C.S. Lewis ( The Collected Works of C.S. Lewis) The great thing, if one can, is to stop regarding all the unpleasant things as interruptions of one’s ‘own,’ or ‘real’ life. The truth is of course that what one calls the interruptions are precisely one’s real life — the life God is sending one day by day.”

Okay I know, we are never going to write resumes listing the interruptions to our goals. But I believe the point has been made.  Paul in his second epistle to the Corinthians urges the people to go and achieve the ministry goal they have been working on for years.  His words are echoed by the John C. Maxwell:”One of the major keys to success is to keep moving forward on the journey, making the best of our details and interruptions, turning adversity into advantage.”

Friends, I have peppered you with quotes just now, but as I researched the topic the lectionary readings presented to me, I felt that today these people could say a lot of things better than me.  May it be food for thought for you.  May we not lose sight of our goals and may be also live the interruptions mindfully, for every moment of our lives is important to God and every minute of our lives has the potential of being transformative in the greater picture of God’s purpose and of human existence on this fragile planet. May God bless our efforts!

 
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Reflection June 21

Published on June 25, 2015 by in Reflections

Luke 15: 11,12,13,20; Hebrews 11: 1

Prodigal father

Perhaps we all have something of the prodigal inside of us.  We may not like to admit it, but perhaps we all fear not having been a good son or daughter.  Maybe that is even not all that bad.  Maybe it keeps us on our toes.  On the other hand, it can cause a lot of harm of families.  Think about all the millions of conversations everyday between siblings about who is the better child and who is the deadbeat child.  Anger, guilt , resentment and anxiety get pressed together.   The parable of the Prodigal Son has all those elements as the destitute party animal returns to the homestead to find a deliriously happy father and a resentful brother.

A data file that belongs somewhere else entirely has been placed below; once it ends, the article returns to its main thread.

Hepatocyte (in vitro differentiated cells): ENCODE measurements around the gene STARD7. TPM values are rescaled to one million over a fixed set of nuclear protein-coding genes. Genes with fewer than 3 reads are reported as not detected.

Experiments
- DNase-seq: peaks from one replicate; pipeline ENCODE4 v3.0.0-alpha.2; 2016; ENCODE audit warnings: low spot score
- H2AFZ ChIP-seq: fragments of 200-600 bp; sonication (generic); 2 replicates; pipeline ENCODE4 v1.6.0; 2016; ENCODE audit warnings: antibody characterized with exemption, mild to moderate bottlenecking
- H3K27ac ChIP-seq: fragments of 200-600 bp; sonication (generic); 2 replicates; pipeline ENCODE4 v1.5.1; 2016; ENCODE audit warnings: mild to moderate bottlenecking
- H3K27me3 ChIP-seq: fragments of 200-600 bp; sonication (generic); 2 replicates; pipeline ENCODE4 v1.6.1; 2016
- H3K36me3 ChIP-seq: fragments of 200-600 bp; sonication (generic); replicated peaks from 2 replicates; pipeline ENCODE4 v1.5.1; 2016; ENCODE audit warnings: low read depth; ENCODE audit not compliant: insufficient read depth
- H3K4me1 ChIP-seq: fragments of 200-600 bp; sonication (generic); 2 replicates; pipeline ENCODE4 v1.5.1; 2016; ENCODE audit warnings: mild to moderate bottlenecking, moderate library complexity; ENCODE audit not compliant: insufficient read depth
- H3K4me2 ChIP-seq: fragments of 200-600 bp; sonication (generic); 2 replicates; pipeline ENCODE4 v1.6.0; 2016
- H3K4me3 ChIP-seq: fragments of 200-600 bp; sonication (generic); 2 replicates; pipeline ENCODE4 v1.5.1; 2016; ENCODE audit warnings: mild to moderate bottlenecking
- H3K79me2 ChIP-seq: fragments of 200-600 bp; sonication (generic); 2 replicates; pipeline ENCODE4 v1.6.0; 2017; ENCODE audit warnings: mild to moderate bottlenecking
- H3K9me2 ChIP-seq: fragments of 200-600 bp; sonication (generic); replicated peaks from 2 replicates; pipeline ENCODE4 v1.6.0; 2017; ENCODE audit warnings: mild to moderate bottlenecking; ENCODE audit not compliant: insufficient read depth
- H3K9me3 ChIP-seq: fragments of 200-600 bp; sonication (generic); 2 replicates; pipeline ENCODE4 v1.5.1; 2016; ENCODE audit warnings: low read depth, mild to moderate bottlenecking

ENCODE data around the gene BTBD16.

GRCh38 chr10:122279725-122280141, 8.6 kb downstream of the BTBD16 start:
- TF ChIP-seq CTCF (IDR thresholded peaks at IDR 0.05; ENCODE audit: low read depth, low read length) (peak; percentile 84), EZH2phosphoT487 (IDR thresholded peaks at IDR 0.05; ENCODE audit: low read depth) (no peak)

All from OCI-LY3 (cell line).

Friends, Woody is the brother who returns to the hometown of Hawthorne NE, a farm town of retired people and adult children that kept hanging on there in the movie Nebraska (Paramount Vantage, 2013).   Woody isn’t planning to go back there but the mother and the sons agree to meet there, since one of the sons and he are already in Nebraska to try to claim the Publisher’s Clearing House prize in Lincoln.  It is not exactly clear who Woody is.  Is he just a grouchy, delusional, selfish man fixated on getting a new truck? We start out not liking him, but a complex picture emerges of a man in an unsatisfying marriage who was traumatized in Korea as a young soldier and who cannot say no to anyone who needs his help.  At the same time his family is finding a way to cash in on his imaginary prize.  The movie ends with Woody driving through his home town wearing a cap that says “prize winner” driving a new second hand truck his son has secured for him.  The son, who has his own disillusions, has great pity and compassion for his father, even to the point that, as gentle as he is, he decks the father ‘s old friend in a bar with his fist. There is triumph here for the old man: he gets to ride through town and all the people whose opinion matter to him see him: his brother who likes to sit and watch cars pass by from a plastic chair in his front yard, his old friend with the bruised face, his old girlfriend Peg Bender who still carries a torch for him after all these years.  There is also enormous sadness in how we spend so much of our lives impressing people who do not give a hoot about us anymore.   It is almost like we are imprisoned by our desire to impress people.  It is as if they determine what our lives should be like while instead we should spend time trying to please God in the service of others.  The father and son return home to Montana in the end as the son has learned to love his father more. What Woody has learned is not clear.  Yet there is a sense of redemption.